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Arkansas Attorney General sends cease and desist letters to pro-choice organizations

Mifepristone is one of two pills used in medication abortions and is used in the vast majority of such abortions in the United State.
Allen G. Breed
Mifepristone is one of two pills used in medication abortions and is used in the vast majority of such abortions in the United State.

Arkansas Attorney General Tim Griffin sent cease and desist letters to two companies that he says provide abortion pills through the mail. He accused both Aid Access and Choices Women's Medical Center of violating the Arkansas Deceptive Trade Practices Act.

“Abortions are prohibited in Arkansas… consequently abortion pills may not legally be shipped to Arkansas,” Griffin's letters to the two companies read.

He called both groups' business practices “false, deceptive and unconscionable.” Griffin threatened them with a $10,000 civil penalty for each violation and said he would take further action if this was not remedied in 14 days. Griffin said the companies are advertising in Arkansas. Jeff LeMaster a representative for the Attorney General said: "language on both of the companies' websites" is what concerns them. He wants both companies to assuage the AGS concerns in writing.

In 2023, the Department of Justice issued an opinion on medication abortion at the behest of Attorney General Merrick Garland. The DOJ said the U.S. Postal Service can legally send abortion pills by mail, because the person sending the mail cannot know how the pills will be used. Griffin said the memo "badly misinterprets federal law, and has no bearing on my enforcement of the Arkansas Deceptive Trade Practices Act."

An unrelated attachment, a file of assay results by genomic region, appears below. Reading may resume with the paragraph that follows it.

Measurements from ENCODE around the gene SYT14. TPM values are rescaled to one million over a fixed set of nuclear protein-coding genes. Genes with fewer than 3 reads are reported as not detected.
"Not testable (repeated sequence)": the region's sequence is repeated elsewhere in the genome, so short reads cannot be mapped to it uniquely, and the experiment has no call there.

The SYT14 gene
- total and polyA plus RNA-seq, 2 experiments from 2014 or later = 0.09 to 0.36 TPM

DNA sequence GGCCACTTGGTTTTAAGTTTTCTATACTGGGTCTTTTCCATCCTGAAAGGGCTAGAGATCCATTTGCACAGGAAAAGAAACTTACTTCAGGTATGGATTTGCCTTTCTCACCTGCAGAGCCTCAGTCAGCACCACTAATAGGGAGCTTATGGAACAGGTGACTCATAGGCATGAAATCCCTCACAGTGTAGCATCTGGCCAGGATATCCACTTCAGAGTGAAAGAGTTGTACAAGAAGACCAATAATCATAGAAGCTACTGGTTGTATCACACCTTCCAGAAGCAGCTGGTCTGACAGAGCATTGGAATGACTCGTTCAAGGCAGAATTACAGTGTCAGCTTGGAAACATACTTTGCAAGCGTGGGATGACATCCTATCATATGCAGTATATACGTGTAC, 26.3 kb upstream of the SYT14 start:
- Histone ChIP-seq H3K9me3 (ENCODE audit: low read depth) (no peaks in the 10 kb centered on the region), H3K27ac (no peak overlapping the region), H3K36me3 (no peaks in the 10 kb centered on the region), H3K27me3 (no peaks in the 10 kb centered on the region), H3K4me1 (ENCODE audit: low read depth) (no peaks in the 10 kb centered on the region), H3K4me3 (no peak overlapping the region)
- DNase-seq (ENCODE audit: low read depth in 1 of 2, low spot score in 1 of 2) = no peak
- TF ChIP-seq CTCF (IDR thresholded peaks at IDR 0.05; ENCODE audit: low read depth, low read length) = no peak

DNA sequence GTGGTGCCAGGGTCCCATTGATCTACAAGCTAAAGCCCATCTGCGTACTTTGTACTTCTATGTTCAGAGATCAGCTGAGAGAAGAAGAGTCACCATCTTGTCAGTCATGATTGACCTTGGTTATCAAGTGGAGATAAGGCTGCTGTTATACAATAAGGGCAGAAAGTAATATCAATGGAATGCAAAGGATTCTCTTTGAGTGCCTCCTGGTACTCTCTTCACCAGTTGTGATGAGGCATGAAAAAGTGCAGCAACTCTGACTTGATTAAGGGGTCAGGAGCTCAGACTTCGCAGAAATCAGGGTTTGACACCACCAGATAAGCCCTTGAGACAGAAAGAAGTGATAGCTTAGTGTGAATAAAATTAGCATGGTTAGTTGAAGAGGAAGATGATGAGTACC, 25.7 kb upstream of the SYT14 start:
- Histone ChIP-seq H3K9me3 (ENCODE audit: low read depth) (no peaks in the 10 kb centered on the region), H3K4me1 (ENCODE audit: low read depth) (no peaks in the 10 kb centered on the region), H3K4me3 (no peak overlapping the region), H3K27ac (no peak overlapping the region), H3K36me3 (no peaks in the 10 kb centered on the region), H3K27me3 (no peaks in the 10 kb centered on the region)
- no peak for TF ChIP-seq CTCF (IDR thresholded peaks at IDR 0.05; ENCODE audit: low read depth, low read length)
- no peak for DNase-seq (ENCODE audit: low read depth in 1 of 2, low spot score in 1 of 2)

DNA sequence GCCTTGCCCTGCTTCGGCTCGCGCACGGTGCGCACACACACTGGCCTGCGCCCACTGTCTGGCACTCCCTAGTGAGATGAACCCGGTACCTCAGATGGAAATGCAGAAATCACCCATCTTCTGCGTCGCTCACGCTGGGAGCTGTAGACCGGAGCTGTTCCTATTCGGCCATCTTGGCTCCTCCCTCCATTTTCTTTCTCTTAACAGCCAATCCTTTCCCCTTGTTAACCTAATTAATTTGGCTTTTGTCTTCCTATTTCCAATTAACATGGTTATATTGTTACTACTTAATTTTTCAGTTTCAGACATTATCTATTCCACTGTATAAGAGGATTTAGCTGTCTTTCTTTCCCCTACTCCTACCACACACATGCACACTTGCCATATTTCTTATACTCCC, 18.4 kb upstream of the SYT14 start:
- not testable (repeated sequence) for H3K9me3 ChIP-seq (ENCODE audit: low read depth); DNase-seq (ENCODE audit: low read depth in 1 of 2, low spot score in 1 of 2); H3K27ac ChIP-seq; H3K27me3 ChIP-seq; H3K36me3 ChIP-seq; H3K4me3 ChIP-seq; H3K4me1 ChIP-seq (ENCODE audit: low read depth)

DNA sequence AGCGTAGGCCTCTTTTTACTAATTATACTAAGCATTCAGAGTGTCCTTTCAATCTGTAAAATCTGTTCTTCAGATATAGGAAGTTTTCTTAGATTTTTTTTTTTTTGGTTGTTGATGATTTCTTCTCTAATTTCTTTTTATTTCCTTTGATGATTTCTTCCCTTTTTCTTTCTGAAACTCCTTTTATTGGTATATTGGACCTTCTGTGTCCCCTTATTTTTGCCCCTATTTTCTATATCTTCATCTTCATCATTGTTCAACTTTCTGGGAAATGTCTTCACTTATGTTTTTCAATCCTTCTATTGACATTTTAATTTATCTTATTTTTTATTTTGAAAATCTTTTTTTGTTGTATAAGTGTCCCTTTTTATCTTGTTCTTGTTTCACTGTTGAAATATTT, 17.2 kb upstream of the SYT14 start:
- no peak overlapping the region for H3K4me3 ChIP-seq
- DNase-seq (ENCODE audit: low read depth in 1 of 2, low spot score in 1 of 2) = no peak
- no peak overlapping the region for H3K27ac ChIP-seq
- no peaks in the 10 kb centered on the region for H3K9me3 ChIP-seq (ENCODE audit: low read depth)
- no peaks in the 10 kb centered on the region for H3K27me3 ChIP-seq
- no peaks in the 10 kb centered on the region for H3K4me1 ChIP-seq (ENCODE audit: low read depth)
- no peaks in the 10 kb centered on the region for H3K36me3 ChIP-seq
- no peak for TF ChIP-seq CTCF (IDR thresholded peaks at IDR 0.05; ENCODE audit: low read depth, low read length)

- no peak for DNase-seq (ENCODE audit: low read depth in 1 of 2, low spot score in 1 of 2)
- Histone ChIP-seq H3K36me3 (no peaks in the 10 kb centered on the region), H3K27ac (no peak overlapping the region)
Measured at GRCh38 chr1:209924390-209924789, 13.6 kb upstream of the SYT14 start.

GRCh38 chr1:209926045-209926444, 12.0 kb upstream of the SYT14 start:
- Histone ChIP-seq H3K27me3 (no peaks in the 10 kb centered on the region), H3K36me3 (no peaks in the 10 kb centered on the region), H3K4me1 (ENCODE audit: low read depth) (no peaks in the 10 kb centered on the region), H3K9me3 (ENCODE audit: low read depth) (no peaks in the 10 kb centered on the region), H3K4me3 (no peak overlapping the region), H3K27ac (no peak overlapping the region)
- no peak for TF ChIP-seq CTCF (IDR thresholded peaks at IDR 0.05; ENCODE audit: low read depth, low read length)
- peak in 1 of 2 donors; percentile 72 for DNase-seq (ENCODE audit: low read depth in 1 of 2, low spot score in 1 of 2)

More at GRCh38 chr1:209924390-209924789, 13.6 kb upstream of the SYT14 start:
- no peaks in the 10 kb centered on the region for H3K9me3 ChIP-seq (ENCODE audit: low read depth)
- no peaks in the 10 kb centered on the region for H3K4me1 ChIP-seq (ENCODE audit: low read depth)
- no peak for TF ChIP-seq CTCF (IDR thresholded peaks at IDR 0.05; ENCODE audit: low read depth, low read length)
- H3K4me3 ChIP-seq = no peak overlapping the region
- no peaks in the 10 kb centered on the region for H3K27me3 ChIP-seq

In 2019, Arkansas' trigger law went into effect when the Supreme Court overturned Roe V. Wade. While outlawing abortion except to save the life of the mother, the law does not allow for people to be prosecuted for having an abortion.

Aid Access says its registered in Austria, so they are not beholden to the Arkansas Attorney General. The letter the Attorney General Wrote is addressed to the Netherlands. The company says they do not advertise in the United States. The company promises to ship abortion pills like mifepristone in three to five days, with services available in all 50 states. They disagree that what they do violates American laws. Dr Rebecca Gomperts, the group's director sent this statement over.

"It is very important that women living in Arkansas who obtain the abortion pills and use it to end their pregnancies know that they are allowed to do that and are not breaking the law."

In a statement to Little Rock Public Radio, Merle Hoffman, founder of the New York-based Choices Women's Medical Center, said she's adamant the letter does not apply to her company.

“Choices is not shipping abortion pills anywhere,” she said. “Nothing is going in the mail from Choices."

Hoffman added the message from the attorney general is a "further attack on the human rights of women."

Copyright 2024 KUAR

Josie Lenora is a news anchor and reporter for KUAR News at Little Rock Public Radio. She has listened to KUAR and NPR since she was a young child growing up in Little Rock and says she is thrilled to give back to an organization she loves. Josie was previously an intern in the fall of 2021 assisting in production, then spent another semester with the station interning in the newsroom in the spring of 2022.